Arriving at dusk, Mo ushers us to the docked boat. Everyone has 15 minutes to settle into his own air-conditioned cabin before we’re hustled to a Peruvian border-town for dinner. No matter that we’ve been traveling 36 hours since leaving Miami, there’s much to see and do. That’s Mo. Whether he’s in town or in the jungle, he runs on high-octane energy to keep up with his curiosity. Just yesterday, he and his crew were at the airport waving goodbye to 20 researchers who chartered Victoria from Manaus to Tabitinga.
Now it’s our turn to get Mo’s undivided attention for the 16-day trip back downriver to Manaus.
At 6:30 a.m., Pavarotti’s version of La Donna E Mobile from the opera Rigoletto, resounds throughout the boat. The early wake-up call is intended to allow some shopping time in Leticia, Colombia before disembarking from Tabitinga, Brasil at 10 a.m. Of course, nothing on these trips ever goes according to plan: Seems that this particular Monday in July is Colombia’s Independence Day.
At 8 a.m., by chance, we happen upon a parade that undulates through town with the ambition and force of leaf-cutting ants. Brass bands, and what must be every single native tribe in the Amazon, struts its stuff down Leticia’s main drag. Fantasy Fest partiers in Key West are considerably rowdier than this crowd of bystanders, but Halloween revelers on the southernmost island in the U.S. could learn from the tri-country Frontiera: At these border towns, costumes and body paint is the real stuff. One woman carries a six-foot-long blow gun, complete with a pouch of poison-tipped darts strapped across her back. Another woman on horseback is, well, an Amazon.
Wave after wave of indigenous people tout their roots with the rainforest. One group is dressed like pink dolphins, better known in these parts as botos, and they carry huge Amazonian lily pads. Another is dressed in black, with each person connected by a black paper-chain-like-leg to a big octopus head. They carry a sign that reads “Tourism is Exploitation.” Ouch. We are clearly the only touristas; gawking and walking in the streets, snapping pictures, behaving exactly like the visitors to Key West that everyone who lives there loves to hate. The difference, of course, is that there are no stop lights to ignore in Leticia, and the cops here are Colombian national guardsmen or Brasilian jungle forces toting AK47s.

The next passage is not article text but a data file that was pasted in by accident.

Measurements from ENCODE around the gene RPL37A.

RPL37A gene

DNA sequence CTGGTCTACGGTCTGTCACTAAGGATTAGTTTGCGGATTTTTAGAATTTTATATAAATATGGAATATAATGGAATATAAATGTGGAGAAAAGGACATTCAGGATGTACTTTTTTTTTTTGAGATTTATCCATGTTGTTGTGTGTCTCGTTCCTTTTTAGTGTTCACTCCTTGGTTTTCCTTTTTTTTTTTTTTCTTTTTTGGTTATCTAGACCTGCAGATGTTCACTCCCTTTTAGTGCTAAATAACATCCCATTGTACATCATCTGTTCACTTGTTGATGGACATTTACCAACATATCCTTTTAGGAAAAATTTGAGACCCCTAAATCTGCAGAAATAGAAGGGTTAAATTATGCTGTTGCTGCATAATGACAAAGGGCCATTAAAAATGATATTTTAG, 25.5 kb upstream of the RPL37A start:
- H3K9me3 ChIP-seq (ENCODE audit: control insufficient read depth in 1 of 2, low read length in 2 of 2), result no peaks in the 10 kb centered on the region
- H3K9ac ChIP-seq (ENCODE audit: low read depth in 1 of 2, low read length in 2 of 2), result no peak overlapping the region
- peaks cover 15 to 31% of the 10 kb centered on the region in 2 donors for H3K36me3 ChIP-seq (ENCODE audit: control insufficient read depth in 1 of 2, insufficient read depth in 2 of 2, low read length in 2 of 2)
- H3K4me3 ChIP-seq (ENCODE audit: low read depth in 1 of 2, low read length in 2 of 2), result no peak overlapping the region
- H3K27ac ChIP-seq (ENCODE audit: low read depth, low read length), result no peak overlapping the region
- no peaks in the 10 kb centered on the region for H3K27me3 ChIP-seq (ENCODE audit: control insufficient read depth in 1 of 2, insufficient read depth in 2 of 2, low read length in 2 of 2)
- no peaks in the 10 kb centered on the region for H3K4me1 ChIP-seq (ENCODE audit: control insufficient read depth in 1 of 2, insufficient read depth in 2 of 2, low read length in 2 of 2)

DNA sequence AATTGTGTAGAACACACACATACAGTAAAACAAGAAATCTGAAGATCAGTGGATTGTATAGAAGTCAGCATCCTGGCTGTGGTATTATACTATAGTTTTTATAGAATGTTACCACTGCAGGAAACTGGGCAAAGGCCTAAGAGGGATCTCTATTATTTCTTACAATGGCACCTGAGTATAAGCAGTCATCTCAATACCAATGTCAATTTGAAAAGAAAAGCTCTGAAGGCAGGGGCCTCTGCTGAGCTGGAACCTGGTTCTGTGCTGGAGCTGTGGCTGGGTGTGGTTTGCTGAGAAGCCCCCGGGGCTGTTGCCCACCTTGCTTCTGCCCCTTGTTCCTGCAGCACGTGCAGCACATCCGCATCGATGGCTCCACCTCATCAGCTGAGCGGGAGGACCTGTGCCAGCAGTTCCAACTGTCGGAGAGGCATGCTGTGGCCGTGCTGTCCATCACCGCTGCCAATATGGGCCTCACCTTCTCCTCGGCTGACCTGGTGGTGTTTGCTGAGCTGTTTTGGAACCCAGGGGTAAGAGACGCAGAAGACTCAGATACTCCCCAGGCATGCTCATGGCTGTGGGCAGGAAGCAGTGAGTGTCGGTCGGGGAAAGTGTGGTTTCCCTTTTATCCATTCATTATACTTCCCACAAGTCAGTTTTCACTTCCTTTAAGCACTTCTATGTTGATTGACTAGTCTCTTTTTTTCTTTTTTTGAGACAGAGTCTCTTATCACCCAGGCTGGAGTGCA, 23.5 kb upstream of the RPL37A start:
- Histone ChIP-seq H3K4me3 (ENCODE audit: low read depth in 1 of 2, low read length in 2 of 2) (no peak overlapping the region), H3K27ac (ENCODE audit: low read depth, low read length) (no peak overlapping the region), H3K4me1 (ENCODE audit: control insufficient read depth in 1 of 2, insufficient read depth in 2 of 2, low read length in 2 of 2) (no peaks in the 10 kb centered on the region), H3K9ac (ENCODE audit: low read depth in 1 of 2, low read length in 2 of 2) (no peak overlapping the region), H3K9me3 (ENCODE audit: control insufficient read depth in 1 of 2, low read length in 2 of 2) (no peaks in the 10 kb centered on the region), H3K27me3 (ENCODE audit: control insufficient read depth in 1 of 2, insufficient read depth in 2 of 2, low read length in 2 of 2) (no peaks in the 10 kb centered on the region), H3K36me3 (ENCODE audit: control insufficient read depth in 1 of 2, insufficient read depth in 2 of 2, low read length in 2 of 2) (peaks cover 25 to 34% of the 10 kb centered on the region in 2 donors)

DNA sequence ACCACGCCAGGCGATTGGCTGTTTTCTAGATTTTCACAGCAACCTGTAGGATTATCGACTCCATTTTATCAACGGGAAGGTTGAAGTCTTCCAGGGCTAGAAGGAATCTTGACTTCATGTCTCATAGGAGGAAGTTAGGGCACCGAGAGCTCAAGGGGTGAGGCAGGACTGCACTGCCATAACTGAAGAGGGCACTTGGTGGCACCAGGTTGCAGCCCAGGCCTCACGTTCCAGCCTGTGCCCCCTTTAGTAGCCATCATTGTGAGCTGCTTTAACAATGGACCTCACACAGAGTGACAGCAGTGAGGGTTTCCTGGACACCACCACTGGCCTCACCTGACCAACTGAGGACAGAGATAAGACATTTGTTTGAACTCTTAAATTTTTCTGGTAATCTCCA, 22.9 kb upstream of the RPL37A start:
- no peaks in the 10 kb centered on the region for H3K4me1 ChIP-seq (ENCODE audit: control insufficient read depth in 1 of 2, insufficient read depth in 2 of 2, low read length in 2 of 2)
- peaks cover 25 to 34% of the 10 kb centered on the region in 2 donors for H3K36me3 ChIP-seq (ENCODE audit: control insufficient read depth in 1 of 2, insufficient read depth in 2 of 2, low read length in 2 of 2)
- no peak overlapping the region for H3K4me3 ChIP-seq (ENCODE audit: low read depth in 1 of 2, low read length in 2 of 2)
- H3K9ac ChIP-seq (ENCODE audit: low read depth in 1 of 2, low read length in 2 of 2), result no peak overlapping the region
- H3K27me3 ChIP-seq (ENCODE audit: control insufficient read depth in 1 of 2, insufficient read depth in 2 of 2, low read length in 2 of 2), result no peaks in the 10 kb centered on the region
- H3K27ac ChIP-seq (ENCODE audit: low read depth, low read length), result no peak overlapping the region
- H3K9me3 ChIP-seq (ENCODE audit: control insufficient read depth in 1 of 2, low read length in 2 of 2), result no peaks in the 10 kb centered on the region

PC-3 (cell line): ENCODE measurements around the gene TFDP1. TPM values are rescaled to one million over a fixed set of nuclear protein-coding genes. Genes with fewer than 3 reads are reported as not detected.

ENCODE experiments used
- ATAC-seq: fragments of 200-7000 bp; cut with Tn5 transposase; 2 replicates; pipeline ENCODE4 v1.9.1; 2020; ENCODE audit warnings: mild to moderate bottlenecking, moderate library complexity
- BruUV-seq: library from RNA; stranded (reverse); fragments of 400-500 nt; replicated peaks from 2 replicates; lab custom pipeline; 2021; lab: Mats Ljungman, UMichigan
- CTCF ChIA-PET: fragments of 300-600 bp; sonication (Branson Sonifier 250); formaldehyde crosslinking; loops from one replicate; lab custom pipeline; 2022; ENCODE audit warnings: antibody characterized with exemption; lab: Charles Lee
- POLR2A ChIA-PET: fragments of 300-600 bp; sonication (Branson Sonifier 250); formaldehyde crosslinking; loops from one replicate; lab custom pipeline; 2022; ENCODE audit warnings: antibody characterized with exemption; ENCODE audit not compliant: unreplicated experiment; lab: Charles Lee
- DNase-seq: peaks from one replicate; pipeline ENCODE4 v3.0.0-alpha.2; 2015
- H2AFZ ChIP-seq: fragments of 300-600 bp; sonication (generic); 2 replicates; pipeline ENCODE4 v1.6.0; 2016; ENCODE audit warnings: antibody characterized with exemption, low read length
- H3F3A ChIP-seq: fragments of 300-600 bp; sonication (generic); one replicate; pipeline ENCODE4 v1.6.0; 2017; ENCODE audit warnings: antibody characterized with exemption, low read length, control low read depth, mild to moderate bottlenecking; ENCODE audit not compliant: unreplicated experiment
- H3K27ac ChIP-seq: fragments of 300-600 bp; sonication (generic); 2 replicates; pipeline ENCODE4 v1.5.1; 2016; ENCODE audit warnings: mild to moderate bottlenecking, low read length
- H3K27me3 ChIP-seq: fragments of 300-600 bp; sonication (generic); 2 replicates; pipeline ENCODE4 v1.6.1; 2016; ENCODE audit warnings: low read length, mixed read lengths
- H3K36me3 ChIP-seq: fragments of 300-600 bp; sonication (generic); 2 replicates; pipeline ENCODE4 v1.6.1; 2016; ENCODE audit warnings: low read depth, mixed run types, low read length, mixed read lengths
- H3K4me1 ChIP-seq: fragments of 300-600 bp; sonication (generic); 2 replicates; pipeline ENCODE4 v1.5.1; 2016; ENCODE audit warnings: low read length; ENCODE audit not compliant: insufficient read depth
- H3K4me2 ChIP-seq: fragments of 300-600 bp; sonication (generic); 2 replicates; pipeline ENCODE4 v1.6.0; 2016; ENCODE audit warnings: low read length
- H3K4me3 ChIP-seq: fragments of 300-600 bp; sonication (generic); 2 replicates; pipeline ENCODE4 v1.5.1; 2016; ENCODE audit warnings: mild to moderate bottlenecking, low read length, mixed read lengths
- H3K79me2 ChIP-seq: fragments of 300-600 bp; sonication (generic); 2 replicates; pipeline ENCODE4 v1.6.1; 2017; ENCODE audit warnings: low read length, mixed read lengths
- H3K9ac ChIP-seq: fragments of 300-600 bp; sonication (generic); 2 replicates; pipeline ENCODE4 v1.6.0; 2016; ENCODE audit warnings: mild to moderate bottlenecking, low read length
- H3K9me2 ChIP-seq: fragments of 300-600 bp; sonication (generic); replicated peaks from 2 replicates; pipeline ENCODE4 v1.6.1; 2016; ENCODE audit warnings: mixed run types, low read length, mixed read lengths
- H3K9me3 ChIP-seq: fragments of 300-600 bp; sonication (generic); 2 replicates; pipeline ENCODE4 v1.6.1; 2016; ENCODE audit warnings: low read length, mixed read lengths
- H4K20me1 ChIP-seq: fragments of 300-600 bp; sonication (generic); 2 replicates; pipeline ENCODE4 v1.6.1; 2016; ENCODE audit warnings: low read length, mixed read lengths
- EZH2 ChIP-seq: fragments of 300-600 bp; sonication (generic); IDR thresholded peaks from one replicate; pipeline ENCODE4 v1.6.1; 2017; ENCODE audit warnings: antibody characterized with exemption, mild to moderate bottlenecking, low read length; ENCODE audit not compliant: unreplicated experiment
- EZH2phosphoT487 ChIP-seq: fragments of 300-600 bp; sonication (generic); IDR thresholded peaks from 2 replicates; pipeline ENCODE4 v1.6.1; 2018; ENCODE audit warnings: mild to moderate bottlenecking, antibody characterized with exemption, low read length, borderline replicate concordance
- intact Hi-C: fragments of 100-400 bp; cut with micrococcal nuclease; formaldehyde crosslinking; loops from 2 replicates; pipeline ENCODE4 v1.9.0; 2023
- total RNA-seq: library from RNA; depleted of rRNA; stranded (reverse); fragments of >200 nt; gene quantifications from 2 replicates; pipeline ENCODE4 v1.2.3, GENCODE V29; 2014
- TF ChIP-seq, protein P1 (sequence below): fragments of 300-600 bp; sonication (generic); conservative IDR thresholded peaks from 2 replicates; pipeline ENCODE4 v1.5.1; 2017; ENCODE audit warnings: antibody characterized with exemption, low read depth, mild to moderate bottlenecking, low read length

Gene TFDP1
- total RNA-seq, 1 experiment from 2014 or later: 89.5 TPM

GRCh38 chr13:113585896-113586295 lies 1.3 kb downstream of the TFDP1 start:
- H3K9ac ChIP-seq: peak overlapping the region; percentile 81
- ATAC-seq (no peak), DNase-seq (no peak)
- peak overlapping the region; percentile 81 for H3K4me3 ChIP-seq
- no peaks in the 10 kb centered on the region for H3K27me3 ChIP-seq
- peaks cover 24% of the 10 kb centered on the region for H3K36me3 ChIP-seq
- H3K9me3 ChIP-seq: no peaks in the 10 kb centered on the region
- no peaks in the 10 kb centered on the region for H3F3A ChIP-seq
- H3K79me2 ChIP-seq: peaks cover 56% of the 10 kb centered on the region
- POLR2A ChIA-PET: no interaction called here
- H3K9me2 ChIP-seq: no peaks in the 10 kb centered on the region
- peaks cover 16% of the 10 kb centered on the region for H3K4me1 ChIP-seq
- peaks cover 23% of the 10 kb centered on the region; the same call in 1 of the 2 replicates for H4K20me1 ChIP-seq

An Iquitos news crew interviews Bob Rowley (far right) and Moacir Fortes (second from right) during an eight-hour parade of indigenous Amazon tribes.
Among the thousands of people who turn out for the Independence Day parade, the novelty of having a few gringos in town does not go unnoticed.
Mo (Portuguese) is invited to talk with an Iquitos news crew (Spanish), who in turn, invites Bob Rowley (English) to say a few words.
As we leave Leticia at 2 p.m., the parade has just ended, and we know we won’t catch the multi-lingual banter of the TV interview tonight. We’ll be somewhere down river with the Ticuna Indians, who earlier this morning, were all decked out in their finest tribal frocks for the parade.
Barbara Bowers is a freelance writer and photojournalist.
This top-ranked site now has over 4,000 pages of humor, nostalgia, senior advocacy and useful information for seniors 50+. Updates weekly!
The daily e-zine for everyone over 50 who feels way too young to be old.
"...the perfect mix of Andy Rooney, Dave Barry, and Garrison Keilor, combining knee-slapping humor with useful information and genuine compassion."Retired.com
"Thousands look to and trust Suddenly Senior. Other Websites pale in comparison to the real-life, intimate look into senior lives. What sets apart Suddenly Senior is its blistering honesty and its incomparable encouragement. Millions need guidance."Suzette Martinez Standring
"Best Senior Site ever on the Web! Great, up-to-date information on how seniors can save money on drugs. Wonderful nostalgia. Hard-hitting senior advocacy pieces that get read in high places. Wonderful humor. It's all at Suddenly Senior."Alexa.com